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Byesville Rotary learns about oil & gas leasing processWritten by Shana Fair, Community Contributor
Chris Schmenk and Matt Warnock from the law firm of Bricker and Eckler spoke to the Byesville Rotary about preparing for the challenges posed by the oil and gas industries interested in taking advantage of Guernsey County’s Utica Shale resources.
Warnock specializes in landownership and leasing contracts. He pointed out that in the last six months oil companies have established their territories and leasing has slowed. If the Ohio shale oil boom follows the development track of booms in Pennsylvania and Texas, 2013-2015 will be a period of drilling with a gradual spread westward in Guernsey County.
He stated that pipeline right-of-way will become a big issue. Landowners offered a lease for a pipeline right-of-way should be careful before signing and consider long term consequences since pipelines have the potential of affecting property more than wells and drilling.
Warnock explained that because most pipeline companies do not have the power of eminent domain, the landowner will have more negotiating power. There are many questions to ask about a right-of-way lease such as how many lines will be placed on the property, how wide an area will be leased, will the landowner be paid for each pipeline, and when will payments begin—when the lease is signed? When the pipe is laid?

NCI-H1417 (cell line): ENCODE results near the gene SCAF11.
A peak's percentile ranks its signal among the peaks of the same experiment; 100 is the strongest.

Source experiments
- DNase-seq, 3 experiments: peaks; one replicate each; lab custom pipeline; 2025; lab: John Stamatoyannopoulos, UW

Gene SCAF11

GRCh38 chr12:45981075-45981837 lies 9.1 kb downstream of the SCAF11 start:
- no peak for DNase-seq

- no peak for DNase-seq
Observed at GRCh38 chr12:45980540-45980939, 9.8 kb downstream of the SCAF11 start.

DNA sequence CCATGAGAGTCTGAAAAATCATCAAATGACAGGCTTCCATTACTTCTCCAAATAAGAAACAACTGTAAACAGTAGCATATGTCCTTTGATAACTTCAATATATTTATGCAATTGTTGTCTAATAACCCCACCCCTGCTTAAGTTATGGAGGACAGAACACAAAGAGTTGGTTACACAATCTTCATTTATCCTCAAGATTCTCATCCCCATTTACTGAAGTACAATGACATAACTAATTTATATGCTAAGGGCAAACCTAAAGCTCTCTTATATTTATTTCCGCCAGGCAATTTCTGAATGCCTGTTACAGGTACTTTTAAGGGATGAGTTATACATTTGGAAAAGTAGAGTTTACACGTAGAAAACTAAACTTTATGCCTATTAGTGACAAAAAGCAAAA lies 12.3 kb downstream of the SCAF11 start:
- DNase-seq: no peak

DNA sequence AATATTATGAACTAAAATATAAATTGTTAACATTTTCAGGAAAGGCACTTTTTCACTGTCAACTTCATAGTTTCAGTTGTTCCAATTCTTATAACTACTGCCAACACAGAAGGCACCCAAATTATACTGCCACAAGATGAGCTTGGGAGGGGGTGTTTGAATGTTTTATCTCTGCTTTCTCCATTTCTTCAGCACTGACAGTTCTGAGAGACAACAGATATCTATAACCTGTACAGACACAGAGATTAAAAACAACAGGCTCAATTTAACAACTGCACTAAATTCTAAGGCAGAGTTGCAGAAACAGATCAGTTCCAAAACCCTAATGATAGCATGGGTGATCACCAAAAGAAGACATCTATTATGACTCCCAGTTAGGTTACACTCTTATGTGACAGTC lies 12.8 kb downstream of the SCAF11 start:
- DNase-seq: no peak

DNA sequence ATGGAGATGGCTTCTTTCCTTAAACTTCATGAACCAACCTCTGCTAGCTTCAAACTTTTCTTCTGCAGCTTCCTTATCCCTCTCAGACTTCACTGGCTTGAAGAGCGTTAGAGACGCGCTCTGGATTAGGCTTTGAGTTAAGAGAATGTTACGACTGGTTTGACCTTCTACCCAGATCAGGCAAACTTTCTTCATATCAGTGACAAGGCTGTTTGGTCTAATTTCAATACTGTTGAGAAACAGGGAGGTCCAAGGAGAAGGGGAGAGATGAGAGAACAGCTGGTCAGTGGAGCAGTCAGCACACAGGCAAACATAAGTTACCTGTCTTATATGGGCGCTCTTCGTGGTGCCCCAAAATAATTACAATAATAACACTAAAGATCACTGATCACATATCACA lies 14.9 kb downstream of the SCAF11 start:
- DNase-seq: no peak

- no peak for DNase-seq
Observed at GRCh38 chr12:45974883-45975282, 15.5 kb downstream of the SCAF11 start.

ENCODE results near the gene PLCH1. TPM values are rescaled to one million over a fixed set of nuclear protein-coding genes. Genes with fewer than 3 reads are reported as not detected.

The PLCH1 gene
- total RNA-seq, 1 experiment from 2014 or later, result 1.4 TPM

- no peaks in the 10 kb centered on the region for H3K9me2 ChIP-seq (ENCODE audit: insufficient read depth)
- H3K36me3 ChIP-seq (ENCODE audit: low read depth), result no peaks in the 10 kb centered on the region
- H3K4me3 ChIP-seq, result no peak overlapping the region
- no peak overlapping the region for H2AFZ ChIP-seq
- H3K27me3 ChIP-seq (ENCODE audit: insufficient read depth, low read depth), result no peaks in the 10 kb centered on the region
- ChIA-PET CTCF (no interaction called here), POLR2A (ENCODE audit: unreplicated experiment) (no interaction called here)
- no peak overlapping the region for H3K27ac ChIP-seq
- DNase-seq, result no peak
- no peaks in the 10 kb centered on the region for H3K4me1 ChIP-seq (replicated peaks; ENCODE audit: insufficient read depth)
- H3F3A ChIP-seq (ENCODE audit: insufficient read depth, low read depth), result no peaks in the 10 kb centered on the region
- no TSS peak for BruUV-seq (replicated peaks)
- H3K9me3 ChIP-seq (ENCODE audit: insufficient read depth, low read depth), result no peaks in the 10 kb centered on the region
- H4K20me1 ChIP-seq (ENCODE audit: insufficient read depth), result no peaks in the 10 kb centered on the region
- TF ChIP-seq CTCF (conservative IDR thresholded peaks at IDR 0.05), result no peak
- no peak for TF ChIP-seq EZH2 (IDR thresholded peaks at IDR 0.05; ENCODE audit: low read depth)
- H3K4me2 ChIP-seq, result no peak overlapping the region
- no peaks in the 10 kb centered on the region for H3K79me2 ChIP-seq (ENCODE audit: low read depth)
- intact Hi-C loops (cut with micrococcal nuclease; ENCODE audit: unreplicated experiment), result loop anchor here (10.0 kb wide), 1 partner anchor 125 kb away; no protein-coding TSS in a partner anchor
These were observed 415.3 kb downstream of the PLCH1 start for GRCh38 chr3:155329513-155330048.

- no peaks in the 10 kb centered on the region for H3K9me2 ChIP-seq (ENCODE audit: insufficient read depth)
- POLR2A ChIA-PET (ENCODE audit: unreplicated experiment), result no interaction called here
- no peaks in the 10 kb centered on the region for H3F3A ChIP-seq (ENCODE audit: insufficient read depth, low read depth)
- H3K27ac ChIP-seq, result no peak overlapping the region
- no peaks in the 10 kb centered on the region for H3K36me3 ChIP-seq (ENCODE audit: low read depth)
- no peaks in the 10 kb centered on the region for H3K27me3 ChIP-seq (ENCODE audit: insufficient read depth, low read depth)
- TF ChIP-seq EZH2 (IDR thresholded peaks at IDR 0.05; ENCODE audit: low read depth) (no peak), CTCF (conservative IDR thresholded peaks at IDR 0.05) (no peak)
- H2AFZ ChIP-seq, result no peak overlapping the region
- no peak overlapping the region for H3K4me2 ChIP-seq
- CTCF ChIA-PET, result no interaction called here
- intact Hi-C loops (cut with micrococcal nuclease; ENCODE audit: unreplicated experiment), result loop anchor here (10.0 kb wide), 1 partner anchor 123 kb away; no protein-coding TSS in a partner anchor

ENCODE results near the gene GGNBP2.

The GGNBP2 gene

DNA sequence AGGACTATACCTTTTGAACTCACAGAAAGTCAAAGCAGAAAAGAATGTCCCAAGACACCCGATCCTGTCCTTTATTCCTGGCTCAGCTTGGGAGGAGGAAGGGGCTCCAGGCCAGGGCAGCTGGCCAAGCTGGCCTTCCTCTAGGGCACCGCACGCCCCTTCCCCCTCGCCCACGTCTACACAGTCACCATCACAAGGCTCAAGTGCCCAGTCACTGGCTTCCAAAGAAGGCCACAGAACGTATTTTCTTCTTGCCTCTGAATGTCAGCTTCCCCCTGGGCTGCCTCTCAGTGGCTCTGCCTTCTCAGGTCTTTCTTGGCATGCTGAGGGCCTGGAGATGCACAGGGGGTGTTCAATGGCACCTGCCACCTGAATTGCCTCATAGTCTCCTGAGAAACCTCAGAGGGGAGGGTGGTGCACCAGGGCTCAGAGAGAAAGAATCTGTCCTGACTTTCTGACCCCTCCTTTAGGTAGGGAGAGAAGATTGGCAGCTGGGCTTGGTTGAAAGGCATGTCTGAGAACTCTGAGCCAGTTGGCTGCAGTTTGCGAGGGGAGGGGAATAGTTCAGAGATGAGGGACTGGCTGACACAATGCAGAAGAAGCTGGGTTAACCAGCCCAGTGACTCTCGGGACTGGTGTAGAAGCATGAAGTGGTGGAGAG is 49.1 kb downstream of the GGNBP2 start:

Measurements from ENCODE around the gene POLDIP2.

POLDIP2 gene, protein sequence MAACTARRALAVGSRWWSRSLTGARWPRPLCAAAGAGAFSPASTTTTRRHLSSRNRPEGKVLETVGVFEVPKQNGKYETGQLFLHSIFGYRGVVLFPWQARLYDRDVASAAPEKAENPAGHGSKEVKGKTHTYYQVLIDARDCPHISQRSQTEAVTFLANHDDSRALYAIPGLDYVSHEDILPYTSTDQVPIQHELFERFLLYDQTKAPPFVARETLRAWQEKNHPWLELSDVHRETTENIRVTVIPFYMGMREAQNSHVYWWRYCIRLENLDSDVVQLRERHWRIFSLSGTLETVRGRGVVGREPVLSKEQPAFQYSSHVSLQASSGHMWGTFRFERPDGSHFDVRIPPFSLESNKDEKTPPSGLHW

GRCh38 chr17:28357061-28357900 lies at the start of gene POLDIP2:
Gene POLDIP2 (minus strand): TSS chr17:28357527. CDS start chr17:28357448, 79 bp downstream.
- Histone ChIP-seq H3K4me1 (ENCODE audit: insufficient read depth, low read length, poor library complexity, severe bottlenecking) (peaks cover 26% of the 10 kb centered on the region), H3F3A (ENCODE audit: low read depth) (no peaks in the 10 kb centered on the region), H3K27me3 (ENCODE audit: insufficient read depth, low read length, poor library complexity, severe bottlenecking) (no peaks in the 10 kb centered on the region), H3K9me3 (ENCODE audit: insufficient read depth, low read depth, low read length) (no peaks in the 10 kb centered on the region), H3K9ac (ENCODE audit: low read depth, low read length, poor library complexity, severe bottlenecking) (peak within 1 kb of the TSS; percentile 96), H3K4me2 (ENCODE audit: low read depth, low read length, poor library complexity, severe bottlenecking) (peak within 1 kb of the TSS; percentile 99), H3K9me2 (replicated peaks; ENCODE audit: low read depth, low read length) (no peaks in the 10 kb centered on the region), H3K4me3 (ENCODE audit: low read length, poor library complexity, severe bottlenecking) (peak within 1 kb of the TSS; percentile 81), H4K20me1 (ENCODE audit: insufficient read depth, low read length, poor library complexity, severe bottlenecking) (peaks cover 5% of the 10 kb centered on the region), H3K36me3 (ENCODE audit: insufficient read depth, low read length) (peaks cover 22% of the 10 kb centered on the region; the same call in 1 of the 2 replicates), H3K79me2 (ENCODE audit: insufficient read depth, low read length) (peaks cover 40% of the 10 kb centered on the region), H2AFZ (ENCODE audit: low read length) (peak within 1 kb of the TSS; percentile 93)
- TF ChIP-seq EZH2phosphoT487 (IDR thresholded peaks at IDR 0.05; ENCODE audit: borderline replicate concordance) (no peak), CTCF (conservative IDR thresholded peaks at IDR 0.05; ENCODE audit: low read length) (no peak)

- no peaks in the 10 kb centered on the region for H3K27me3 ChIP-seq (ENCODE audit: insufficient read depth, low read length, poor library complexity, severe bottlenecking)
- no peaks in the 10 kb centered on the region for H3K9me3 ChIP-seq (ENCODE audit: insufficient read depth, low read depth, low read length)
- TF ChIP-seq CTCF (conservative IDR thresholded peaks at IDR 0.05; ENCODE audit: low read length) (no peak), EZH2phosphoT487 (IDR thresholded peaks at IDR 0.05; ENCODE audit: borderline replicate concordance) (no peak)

Chris Schmenk specializes in economic development with emphasis on controlling development so that it is positive for the local community. She pointed out that Guernsey County has the basic economic development structure in place and is well prepared to deal with new problems and ready to adapt to the shale boom.
Schmenk explained out that Guernsey County pluses include a good location near 2 major interstate highways, and economic development tools such as the Community Improvement Corporation, a Port Authority, and a Transportation Improvement District already established and in operation. Additionally, Guernsey has two business parks, and a solid educational infrastructure which is ready to provide good workforce training.
She stated that the area has an updated strategic plan and a plan identifying the types of businesses that the community wants to attract which indicates that Guernsey County is already planning for life after the boom. Schmenk pointed out that sustaining economic development in the area will depend on the area attracting businesses that will remain after the boom. These businesses could include oil and gas suppliers who also provide supplies for other types of businesses.
The club meets 7:30 am every Tuesday at the Stop Nine Senior Center at 60313 (GPS use 60299) Southgate Road, Byesville. Anyone interested in learning more about the Byesville Rotary can call Membership Chair Jim Vaughan, 740-260-2969. More information about the Byesville Rotary can be found at: www.Byesvillerotary.blogspot.com